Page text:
Though interest in studying Chinese as a second language has increased dramatically in the past 20 years and enrollments in Chinese have steadily grown since the mid-1990s, it is clear that the rapid growth of the 2000s is waning. A recent study by the MLA is showing that university level study of Chinese has only grown by 2% in recent years. Those of us who teach Chinese find ourselves at a crossroads – how can we sustain interest in studying Chinese among students and in our schools?
My feeling is that Chinese is such a long-term endeavor of intense focus and study, we Chinese teachers really have to push the envelope to make Chinese learning as fun, innovative and user-friendly as possible, because to devote years to learn a tonal, character-based language is not an easy endeavor at all. In other words, we need to innovate our craft in order to KEEP STUDENTS MOTIVATED to study – and master – Chinese over the long haul.
It is with this call to arms that I am posting this first blog post for the Chinese Innovation Forum. This forum was founded with the express purpose to find ways to innovate our teaching practices in Chinese language education in order to sustain and build the great strides our field has seen in the past two decades. The Chinese Innovation Forum has met three times in the past few years, and the fourth Forum meeting will take place at my school the Chinese American International School (CAIS) in San Francisco. I am lucky to work at CAIS, the oldest K-8 dual immersion Chinese-English school in the United States, and a school for which one mission is to “Embrace Chinese.”
So, allow this Forum now to take a web presence. How do you as a Chinese teacher “embrace Chinese”? How do you share this spirit in the way you design lessons and teach in the classroom so that your students will share in this love of this fascinating, beautiful and often maddening language? This online forum will showcase ways of innovation, both shared during our upcoming 4th Chinese Innovation Forum to be held at CAIS on October 6, 2018. I will follow up with some reflections on how I use digital tools to sustain student interest while also moving toward learning goals, as well as how our CAIS Chinese language teaching team has been using Project Based Language Learning to develop 21st Century Skills. As a start, I will share this hot-off-the-presses CELIN Briefs Series on “Learning Chinese in the Digital Age,” which I co-authored with Ann Marie Gunter and Jiahang Li, which highlights many innovative approaches to integrating tech and digital tools in Chinese language learning.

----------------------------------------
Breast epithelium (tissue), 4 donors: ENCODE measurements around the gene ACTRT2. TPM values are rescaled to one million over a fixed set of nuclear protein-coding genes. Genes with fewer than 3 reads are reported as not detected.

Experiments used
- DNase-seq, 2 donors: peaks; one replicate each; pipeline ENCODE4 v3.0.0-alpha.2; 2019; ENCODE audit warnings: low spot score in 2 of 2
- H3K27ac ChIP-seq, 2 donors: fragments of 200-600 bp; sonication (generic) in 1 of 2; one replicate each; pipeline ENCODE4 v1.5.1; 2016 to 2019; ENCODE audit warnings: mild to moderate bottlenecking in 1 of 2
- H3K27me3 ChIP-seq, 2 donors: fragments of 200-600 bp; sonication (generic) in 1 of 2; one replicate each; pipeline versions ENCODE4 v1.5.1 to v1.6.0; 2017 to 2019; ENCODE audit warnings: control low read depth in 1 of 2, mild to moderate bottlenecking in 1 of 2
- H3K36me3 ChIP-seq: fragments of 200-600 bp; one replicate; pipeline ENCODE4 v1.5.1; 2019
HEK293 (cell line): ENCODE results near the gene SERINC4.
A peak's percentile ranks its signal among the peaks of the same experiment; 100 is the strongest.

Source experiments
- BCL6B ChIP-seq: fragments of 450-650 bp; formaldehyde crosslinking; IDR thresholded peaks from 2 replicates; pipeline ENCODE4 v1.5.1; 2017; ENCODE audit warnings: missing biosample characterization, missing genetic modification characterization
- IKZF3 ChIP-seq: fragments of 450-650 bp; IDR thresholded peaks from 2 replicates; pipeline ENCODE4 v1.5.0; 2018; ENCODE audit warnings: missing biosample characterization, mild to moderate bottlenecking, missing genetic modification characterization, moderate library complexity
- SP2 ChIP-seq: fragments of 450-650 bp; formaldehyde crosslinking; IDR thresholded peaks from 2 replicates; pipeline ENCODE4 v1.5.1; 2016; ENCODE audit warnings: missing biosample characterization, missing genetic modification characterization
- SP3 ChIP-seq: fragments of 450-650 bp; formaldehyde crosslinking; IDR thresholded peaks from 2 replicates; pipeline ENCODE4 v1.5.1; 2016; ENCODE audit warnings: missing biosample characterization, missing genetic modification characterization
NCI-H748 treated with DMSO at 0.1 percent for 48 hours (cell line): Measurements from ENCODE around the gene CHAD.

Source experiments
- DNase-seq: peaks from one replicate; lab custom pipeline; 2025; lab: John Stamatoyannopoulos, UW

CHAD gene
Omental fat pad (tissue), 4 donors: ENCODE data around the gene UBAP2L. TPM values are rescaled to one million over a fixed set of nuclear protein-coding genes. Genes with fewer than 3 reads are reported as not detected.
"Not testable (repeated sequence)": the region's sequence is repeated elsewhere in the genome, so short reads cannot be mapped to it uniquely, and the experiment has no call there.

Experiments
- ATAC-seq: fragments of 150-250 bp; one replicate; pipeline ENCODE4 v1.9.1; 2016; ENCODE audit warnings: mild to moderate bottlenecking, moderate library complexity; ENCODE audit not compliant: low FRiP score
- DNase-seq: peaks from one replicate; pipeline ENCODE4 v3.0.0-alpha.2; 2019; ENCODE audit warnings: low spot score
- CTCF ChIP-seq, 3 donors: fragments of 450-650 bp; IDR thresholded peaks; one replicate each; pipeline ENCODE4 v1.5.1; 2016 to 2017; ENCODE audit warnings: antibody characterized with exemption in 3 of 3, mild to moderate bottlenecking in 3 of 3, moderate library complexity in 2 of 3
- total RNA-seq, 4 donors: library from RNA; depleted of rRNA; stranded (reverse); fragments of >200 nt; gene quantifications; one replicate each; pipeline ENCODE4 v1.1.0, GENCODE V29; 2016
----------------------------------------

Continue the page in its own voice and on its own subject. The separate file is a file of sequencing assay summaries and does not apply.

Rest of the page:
We also invite you to submit your writing and your ideas in this forum! If you have an idea which you would like to write up – either in English or Chinese, 中文、英文都可以! – please contact us with your ideas. Until then, happy innovating!
Thanks to Adam for posting this first blog piece.
Adam Ross is an experienced Chinese language and culture educator, who is currently the CAIS Chinese Content and Tech Specialist. He also serves as a curriculum design and evaluation consultant for critical languages in several STARTALK programs across the US. Please post your questions to Adam and comments below. You can also email Adam directly at firstname.lastname@example.org.